Wholeheartedly agree, I know that the most stimulating and inspiring web 2.0 chat I've ever had was with Paul Harrington and JOe Dale at the recent eTwinning conference in Nottingham. Every time a new idea was suggested, conversation spiralled- until we were told off for missing the bus back to the hotel. Oops.

That's me at the front of that room... and I hated the set up of it. What you don't see is that we tried to just gather in a circle of chairs in the front of the room, but then there were too many people, and it turned into much less of a discussion than I'd hoped, and much more into a "session."

Two of the other rooms formed in circles, with the people who arrived first forming the inner circle and other people crowding around hte outside. In that one, the tables were set up that way, so that's the way we set.

I think another question we should be asking ourselves is, if the space we're in doesn't fit our goals, why don't we just re-arrange it? How hard is it really to move a few tables? Not very. But how hard does it seem to be for us to realize that the tables can and should be moved? Much more challenging.

Great point...


Your point is very well taken. It's our tendency, as children of the industrial age (at least at my age) to work in straight rows, performing repetitive tasks.

I too have to confess that I was surprised at the layout, but it's what we were left with. After all, it wasn't an unconference site that we were using. And there were so many of us.

But the truth of it is that most of the NECC EduBloggerCon was spent in small rooms where we carried our chairs in and sat where it was comfortable for conversation. A few folks sat on tables. I do not recall anyone sitting cross-legged on the floor. We are simply not as limber as Dave Winberger.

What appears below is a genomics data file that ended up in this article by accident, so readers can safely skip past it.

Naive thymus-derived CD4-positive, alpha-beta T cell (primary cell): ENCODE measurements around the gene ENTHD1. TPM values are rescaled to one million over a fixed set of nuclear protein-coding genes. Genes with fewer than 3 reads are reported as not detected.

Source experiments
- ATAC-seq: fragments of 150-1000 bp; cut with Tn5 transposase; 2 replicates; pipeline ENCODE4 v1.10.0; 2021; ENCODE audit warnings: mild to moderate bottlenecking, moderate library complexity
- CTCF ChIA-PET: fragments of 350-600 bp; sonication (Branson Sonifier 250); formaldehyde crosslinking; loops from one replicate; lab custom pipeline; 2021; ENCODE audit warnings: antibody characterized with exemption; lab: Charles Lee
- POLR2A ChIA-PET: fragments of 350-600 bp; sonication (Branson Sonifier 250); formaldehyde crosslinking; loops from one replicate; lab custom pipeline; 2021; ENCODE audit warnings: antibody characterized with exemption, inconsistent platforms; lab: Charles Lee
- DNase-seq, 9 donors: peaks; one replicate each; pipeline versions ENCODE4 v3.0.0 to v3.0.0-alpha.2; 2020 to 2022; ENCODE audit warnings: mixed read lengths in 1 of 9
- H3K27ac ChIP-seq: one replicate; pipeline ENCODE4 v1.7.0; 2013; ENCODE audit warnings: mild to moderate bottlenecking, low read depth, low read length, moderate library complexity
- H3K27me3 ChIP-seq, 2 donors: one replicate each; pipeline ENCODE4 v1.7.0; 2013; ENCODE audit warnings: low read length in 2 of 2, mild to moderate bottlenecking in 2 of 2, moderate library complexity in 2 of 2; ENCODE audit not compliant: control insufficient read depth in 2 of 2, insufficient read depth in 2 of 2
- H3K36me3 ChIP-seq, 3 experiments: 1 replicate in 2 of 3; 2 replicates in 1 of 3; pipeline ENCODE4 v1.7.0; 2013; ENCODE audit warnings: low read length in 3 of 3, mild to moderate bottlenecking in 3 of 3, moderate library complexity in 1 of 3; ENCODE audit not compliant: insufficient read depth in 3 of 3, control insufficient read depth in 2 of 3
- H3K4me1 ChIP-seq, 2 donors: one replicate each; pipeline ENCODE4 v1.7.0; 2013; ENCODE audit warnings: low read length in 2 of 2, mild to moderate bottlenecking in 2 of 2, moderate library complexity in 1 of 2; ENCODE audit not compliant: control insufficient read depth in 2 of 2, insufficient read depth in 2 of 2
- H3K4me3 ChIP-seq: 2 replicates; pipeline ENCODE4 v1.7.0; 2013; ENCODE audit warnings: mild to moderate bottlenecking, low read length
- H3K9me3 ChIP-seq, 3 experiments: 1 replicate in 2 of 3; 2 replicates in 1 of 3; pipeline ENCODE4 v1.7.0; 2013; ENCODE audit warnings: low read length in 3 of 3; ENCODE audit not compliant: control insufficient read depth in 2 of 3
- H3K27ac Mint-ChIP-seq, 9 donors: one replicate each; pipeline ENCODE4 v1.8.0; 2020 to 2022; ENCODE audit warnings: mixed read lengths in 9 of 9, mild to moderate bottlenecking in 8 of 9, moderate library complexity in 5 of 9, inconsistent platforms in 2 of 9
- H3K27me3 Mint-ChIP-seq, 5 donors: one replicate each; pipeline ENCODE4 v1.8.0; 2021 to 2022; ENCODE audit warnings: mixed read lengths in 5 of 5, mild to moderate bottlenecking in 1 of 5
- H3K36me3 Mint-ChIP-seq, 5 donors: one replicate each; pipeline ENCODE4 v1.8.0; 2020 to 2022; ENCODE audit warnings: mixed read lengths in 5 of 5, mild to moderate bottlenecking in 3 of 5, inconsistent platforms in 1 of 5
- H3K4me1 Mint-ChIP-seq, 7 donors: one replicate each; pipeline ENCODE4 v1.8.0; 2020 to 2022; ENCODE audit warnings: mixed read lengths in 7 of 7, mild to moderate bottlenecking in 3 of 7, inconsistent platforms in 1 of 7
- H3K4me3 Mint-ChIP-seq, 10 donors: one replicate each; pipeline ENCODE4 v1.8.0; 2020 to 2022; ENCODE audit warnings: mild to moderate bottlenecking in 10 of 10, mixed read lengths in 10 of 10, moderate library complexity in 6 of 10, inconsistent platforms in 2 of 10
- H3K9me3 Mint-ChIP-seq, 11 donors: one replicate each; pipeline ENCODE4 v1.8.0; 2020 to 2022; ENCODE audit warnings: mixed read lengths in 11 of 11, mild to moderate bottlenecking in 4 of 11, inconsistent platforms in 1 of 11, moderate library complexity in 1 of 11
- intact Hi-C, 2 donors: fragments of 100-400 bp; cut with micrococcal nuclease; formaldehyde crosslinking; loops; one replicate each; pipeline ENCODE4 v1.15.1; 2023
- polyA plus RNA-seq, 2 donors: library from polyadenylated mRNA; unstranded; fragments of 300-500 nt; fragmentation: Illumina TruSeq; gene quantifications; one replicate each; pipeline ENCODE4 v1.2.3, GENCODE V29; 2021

You can get a better sense of the even from a rickety video I put together when I got home (http://www.youtube.com/watch?v=XLuWXmY3iWY).

But, once again, you make a very good point, that I do not wish to dilute. We still tend to think in straight rows.

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About Ewan

Ewan McIntosh is the founder of NoTosh, the no-nonsense company that makes accessible the creative process required to innovate: to find meaningful problems and solve them.

Ewan wrote How To Come Up With Great Ideas and Actually Make Them Happen, a manual that does what is says for education leaders, innovators and people who want to be both.

What does Ewan do?

Module Masterclass

School leaders and innovators struggle to make the most of educators' and students' potential. My team at NoTosh cut the time and cost of making significant change in physical spaces, digital and curricular innovation programmes. We work long term to help make that change last, even as educators come and go.